Hardie was raised to work toward social justice by her parents.
“And if I don’t provide an opportunity for the students at the soup kitchen to have lessons, they’ll never have access to the Suzuki method that I had access to. They’re never going to make it into the Blue Lake International Youth Symphony Orchestra, and get to go to Europe at age 16 like I did,” she said.
The Suzuki method nurtures in students a will for mastery and the motivation to move forward and build confidence because music is taught in very small pieces at a time. She said it starts with two measures of music that can be learned after a week of practice.
“We know they’re going to be able to succeed at it. After a week of practice, they come back and say, ‘Look, I can do it!’ They’re so happy. We say, ‘OK! Do you want to learn the next thing?’ And of course they want to learn the next thing,” Hardie said.
“To purposefully encourage hope in a kid who isn’t seeing much success around them due to poverty and systematic racism is social justice, we use violin lessons to show kids that they can succeed if they keep going, collaborate, use their creativity and are provided with a supportive environment that intentionally removes some of the barriers they run up against on a daily basis.”
Detroit Youth Volume also works with a lot of local artists, particularly those who are using music to build community and also “people who might look like the majority of our students so they can see themselves in their teachers,” she said. Students have worked with hip-hop artists, jazz artists, electronic music artists and vocalists, releasing four albums in collaboration with the artists in the past four years.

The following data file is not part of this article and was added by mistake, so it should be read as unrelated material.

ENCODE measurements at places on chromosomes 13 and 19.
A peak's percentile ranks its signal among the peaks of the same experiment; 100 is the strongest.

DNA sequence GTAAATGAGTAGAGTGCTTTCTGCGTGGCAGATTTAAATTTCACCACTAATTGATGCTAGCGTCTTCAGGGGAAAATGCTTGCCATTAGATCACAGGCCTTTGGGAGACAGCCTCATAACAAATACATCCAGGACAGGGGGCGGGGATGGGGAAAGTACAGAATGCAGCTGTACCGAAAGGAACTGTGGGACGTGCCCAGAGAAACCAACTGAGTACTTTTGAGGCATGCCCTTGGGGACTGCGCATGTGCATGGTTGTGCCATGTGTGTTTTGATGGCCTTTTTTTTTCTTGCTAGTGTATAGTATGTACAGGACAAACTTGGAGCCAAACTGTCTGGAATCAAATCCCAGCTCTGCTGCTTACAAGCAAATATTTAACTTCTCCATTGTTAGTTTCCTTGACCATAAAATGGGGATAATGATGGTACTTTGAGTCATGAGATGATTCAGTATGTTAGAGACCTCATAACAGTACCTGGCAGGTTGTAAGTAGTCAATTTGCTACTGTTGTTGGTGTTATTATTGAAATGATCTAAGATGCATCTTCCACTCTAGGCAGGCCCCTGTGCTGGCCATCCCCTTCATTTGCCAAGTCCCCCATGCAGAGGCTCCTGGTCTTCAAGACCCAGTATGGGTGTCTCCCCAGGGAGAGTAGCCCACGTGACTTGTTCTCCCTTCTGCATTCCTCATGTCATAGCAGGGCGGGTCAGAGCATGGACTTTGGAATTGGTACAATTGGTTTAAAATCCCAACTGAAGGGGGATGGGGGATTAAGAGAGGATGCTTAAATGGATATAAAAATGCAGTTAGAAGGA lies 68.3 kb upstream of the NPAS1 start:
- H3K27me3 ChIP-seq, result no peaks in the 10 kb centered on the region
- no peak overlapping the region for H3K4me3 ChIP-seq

Hardie partly credits her time at U-M for inspiring and motivating her to believe in her ideas and the confidence to make them happen.
“I just continued on in life with that belief that I can do anything that I want to do. And that’s probably helped form Detroit Youth Volume and allowed it to exist and flourish in every way,” she said.
Naomi André, a professor at U-M’s Residential College and in the departments of Afroamerican and African Studies and Women’s and Gender Studies, said the Suzuki method is widely recognized as one of the best and most effective ways to learn an instrument.
“Playing the violin might not seem like it’s saving the world,” she said. “However, it helps you learn how to listen carefully as you’re tuning, how to be a strong solo player and how to work in a group, whether it’s a small chamber ensemble or a larger group.
“Playing the violin is a means for empowering these young kids to learn how to work with each other, how to feel strong in themselves and how to figure out, ‘Hey, listen, I can do this. I can play the violin and I’m making beautiful music.’ And that can translate into ‘I can make a beautiful situation.'”
André points out that an important element of the Suzuki method is to build a community and learn from a repertory that you love.
“One of the exciting things Clara has done in this community is that she hasn’t just used the repertoire in the books, but also incorporated other repertories,” she said.